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Chemical composition and nutritional quality of sorghum flour and bread

Abstract

Two Saudi Arabian sorghum cultivars, white and reddish white, were investigated for their chemical and nutritional quality. The two cultivars were similar in proximate composition (white 15.3% protein, reddish-white 15.9% protein), mineral profile, fatty acid composition, vitamin content (except vitamin-B12 was higher in reddish-white), in vitro protein digestibility (IVPD) and calculated protein efficiency ratio (C-PER). White sorghum had lower tannins (0.09% catechin equivalent) compared to the reddish-white (0.27% catechin equivalent). Lysine was the first limiting amino acid in both with chemical scores of 45 and 47 for the proteins of white and reddish-white cultivars, respectively. Baking had no effect on proximate, fatty acid and amino acid composition. However, it increased the Na and Ca contents but decreased the K, P, and pantothenic acid contents. Tannins were not detected in the breads. Breads fermented for 18 h had higher vitamin-B12 and pantothenic acid levels but lower P content than unfermented breads. A slight increase in tyrosine, lysine, methionine contents as well as C-PER was also observed in fermented bread.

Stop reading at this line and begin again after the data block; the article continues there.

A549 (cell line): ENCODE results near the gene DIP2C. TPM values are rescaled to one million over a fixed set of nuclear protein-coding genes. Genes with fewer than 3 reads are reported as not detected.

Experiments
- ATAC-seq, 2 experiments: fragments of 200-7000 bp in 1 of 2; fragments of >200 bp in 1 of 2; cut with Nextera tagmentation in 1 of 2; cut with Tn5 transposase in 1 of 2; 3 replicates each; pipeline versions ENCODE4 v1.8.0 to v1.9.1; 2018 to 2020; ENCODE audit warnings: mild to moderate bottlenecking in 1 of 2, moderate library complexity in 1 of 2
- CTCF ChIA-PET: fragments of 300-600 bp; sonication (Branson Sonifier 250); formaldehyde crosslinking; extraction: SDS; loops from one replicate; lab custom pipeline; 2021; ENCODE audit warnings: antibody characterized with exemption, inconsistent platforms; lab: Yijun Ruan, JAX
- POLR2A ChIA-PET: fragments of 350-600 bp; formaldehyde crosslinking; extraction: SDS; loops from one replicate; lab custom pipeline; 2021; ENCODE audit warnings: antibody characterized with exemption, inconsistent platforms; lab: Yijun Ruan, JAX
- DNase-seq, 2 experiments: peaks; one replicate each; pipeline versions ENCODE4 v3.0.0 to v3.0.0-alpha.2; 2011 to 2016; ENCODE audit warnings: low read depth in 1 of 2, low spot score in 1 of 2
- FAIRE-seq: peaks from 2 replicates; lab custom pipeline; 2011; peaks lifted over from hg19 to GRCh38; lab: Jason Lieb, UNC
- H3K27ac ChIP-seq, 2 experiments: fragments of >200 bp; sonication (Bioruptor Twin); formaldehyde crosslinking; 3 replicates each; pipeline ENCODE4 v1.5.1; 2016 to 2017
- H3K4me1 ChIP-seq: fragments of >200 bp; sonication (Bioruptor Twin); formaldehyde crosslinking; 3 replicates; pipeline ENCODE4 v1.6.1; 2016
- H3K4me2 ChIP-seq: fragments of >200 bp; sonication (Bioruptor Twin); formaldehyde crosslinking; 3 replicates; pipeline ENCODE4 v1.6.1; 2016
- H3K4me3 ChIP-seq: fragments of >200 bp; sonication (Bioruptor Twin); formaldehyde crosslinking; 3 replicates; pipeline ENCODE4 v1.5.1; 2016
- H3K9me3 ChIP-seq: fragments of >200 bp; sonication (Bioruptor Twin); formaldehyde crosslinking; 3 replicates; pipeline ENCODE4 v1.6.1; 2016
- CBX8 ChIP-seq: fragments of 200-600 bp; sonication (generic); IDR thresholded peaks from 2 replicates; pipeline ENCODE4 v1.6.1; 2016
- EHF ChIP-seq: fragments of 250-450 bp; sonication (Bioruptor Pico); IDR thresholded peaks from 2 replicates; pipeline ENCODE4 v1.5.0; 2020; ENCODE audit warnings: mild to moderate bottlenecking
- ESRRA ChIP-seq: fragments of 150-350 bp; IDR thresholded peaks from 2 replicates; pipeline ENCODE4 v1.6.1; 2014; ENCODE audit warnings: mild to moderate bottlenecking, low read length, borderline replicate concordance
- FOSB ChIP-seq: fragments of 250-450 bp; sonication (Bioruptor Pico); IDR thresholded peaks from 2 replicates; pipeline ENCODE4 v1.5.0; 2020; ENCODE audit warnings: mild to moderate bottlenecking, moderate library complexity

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Khalil, J.K., Sawaya, W.N., Safi, W.J. et al. Chemical composition and nutritional quality of sorghum flour and bread. Plant Food Hum Nitr 34, 141–150 (1984). https://doi.org/10.1007/BF01094842

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  • DOI: https://doi.org/10.1007/BF01094842

Key words

  • sorghum
  • chemical composition
  • nutritional quality
  • cultivar differences
  • baking effect